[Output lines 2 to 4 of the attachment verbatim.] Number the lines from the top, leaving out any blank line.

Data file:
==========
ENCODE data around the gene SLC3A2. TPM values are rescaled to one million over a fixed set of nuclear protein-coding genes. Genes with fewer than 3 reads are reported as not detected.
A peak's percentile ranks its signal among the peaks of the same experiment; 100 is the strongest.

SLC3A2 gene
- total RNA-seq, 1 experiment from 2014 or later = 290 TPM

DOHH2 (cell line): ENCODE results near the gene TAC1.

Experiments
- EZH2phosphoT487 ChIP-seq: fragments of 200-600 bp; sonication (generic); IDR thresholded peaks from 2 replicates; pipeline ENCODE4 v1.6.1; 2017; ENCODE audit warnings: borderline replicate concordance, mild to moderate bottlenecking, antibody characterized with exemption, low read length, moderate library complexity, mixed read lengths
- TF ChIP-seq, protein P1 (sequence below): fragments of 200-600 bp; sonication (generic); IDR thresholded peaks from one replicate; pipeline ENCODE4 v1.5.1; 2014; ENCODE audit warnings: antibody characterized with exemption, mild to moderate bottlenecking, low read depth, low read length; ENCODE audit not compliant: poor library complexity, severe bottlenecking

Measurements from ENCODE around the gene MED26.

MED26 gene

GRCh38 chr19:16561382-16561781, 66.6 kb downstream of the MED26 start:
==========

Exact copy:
A peak's percentile ranks its signal among the peaks of the same experiment; 100 is the strongest.

SLC3A2 gene
- total RNA-seq, 1 experiment from 2014 or later = 290 TPM